Whenever a major sporting competition is about to occur, it’s common to see news articles about athletes who say they will be abstaining from sex until the event is over. Many athletes and coaches are worried that getting it on before a big sporting event could potentially hurt performance.
But is this concern truly warranted? Does sex really have any effect on athletic performance one way or another?
Research suggests not. For example, in a new (but very small) study published in the journal Sexual Medicine, 8 participants (7 men, 1 woman) underwent exercise testing on three different mornings . Each morning varied in terms of what participants did the night before: (1) they had sexual intercourse (with orgasm), (2) they did not have sexual intercourse, or (3) they did yoga. Participants were tested for strength, endurance, and reaction time the following morning, and each participant was tested under all conditions.
It turned out that there were no differences in exercise performance across the three conditions, meaning that sexual activity did not appear to negatively affect their abilities the next day. They only thing the researchers found was that sex was linked to lower systolic blood pressure the following morning, especially when orgasms were described as highly pleasurable.
Of course, this research is very limited in that we’re dealing with a tiny sample. It’s wise to avoid drawing sweeping conclusions from small studies like this because they often don’t replicate (in part, because they may not even have the power to detect true differences across conditions). That said, these findings are consistent with the overall body of research in this area. In fact, a systematic review of all the literature on this topic published a few years back concluded that there's no evidence to support the idea that sex before participating in sports is necessarily a bad idea .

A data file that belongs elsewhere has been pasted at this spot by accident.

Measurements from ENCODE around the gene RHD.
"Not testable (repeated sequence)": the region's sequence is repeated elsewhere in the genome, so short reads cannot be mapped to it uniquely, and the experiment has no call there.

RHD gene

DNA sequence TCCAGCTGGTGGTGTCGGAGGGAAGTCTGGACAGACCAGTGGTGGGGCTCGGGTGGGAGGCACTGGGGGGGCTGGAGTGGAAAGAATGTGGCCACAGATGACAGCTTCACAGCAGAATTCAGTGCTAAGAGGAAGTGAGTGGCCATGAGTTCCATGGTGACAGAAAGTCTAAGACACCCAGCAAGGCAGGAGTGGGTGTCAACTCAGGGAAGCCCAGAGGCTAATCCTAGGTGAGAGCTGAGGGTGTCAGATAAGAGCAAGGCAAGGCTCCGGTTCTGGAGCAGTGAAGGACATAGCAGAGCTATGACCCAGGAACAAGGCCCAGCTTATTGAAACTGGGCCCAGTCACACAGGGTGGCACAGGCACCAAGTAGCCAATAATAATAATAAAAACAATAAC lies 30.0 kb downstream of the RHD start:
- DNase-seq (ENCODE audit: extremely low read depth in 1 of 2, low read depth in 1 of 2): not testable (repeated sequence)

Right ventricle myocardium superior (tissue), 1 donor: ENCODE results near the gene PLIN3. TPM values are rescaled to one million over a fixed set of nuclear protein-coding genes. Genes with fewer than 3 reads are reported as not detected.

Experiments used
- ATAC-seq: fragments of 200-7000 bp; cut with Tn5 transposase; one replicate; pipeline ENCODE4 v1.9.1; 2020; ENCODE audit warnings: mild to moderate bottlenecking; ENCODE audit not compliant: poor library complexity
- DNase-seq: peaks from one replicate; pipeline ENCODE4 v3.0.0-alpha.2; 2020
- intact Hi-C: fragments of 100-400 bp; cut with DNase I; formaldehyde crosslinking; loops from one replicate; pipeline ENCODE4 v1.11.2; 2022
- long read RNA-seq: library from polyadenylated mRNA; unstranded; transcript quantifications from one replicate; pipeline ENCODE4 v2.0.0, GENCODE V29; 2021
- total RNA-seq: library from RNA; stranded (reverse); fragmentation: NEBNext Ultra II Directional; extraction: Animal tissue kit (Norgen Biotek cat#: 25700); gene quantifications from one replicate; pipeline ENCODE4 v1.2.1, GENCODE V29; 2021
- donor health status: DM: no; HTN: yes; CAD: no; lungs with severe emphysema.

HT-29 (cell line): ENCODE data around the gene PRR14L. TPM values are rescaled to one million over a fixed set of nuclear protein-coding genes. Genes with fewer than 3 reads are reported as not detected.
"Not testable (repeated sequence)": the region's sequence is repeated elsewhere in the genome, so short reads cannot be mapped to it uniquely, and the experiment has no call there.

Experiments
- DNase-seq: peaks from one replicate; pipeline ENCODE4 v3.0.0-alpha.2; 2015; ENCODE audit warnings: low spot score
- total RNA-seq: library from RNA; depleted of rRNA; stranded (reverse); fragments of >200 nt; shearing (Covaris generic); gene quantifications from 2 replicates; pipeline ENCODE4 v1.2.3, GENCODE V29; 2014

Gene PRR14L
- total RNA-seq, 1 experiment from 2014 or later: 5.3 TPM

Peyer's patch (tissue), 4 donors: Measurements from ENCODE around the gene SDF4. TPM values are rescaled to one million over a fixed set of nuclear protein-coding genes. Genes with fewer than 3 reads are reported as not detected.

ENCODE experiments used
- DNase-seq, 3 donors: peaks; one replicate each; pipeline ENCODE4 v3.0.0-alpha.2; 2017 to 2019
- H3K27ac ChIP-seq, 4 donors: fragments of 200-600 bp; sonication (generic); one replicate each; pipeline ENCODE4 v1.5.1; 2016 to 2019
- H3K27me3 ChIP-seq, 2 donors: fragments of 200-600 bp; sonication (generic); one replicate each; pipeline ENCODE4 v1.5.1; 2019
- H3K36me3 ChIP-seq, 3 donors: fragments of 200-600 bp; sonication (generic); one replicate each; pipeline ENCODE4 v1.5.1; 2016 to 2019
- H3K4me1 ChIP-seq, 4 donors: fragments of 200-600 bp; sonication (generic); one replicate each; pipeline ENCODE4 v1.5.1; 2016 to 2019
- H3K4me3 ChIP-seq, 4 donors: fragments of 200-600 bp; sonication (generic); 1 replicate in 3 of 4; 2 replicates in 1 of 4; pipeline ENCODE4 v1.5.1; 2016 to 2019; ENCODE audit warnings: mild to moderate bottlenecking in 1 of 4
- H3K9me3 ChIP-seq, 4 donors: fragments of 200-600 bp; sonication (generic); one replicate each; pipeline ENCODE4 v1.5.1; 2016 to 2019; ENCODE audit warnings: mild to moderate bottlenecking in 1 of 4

That review suggested that it might not be sex itself, but rather the timing of sex that seems to matter most. Specifically, if sex happens right before the event (as in two hours or less beforehand), it may be harmful to performance; however, sex the night before seems to have no effect.
With all of that said the effect of sex on athletic performance may vary across persons because sex doesn't necessarily affect everyone the same way. For example, some people get sleepy after sex, while others don’t. Also, if sex isn’t good, that could potentially have a negative carryover effect into subsequent athletic performance due to distraction. This suggests that how sex affects a given athlete probably has a lot more to do with psychology than anything.
For a closer look at the research in this area, check out the video below.
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 Zavorsky, G. S. et al. (2019). Sexual activity the night before exercise does not affect various measures of physical exercise performance. Sexual Medicine.
 Stefani, L., Galanti, G., Padulo, J., Bragazzi, N. L., & Maffulli, N. (2016). Sexual activity before sports competition: a systematic review. Frontiers in Physiology, 7, 246.
Image Source: 123RF/Valeriy Lebedev
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